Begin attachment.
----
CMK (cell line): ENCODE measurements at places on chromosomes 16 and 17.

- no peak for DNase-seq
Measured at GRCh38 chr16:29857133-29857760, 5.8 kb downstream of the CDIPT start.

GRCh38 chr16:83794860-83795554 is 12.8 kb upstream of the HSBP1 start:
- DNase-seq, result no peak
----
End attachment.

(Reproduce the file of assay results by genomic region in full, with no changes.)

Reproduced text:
CMK (cell line): ENCODE measurements at places on chromosomes 16 and 17.

- no peak for DNase-seq
Measured at GRCh38 chr16:29857133-29857760, 5.8 kb downstream of the CDIPT start.

GRCh38 chr16:83794860-83795554 is 12.8 kb upstream of the HSBP1 start:
- DNase-seq, result no peak